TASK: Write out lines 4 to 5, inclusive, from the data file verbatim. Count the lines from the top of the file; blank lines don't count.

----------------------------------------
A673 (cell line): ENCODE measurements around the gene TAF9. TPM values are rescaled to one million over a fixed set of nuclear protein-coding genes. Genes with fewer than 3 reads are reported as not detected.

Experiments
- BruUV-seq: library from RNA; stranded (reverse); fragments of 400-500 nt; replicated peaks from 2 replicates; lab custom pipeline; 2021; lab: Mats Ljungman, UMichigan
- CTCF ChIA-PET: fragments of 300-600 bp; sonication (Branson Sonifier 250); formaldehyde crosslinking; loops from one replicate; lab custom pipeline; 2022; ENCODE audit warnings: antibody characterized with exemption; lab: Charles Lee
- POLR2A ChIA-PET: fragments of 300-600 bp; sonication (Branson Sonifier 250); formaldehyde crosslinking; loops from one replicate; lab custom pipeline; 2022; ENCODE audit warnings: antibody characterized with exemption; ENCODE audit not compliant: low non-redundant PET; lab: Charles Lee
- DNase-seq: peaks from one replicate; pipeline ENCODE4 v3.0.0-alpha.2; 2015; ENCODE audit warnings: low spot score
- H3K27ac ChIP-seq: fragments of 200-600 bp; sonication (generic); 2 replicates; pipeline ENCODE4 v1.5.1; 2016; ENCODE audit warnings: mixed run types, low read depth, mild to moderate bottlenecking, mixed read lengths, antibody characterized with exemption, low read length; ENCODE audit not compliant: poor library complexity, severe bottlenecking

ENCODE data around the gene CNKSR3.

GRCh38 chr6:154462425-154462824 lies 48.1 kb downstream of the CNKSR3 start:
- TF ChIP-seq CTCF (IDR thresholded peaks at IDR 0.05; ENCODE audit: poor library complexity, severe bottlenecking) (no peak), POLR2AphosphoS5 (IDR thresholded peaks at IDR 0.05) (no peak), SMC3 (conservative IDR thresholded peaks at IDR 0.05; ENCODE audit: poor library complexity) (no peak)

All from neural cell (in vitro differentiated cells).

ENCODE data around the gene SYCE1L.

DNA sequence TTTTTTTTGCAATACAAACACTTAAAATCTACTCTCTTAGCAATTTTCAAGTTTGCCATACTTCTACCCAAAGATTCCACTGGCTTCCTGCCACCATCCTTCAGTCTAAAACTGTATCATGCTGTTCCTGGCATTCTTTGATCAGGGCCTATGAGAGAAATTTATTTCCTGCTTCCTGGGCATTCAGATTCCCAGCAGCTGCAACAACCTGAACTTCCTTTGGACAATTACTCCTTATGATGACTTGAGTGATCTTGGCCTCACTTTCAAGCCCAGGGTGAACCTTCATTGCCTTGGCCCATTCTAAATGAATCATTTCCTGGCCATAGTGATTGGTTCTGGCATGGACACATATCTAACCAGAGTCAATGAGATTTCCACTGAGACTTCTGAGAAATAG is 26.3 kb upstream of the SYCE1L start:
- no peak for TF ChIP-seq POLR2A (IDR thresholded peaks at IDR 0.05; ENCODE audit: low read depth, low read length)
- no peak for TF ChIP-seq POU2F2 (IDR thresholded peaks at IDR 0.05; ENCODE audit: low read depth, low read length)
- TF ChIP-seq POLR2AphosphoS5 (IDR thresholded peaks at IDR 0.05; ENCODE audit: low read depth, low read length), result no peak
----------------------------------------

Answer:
- CTCF ChIA-PET: fragments of 300-600 bp; sonication (Branson Sonifier 250); formaldehyde crosslinking; loops from one replicate; lab custom pipeline; 2022; ENCODE audit warnings: antibody characterized with exemption; lab: Charles Lee
- POLR2A ChIA-PET: fragments of 300-600 bp; sonication (Branson Sonifier 250); formaldehyde crosslinking; loops from one replicate; lab custom pipeline; 2022; ENCODE audit warnings: antibody characterized with exemption; ENCODE audit not compliant: low non-redundant PET; lab: Charles Lee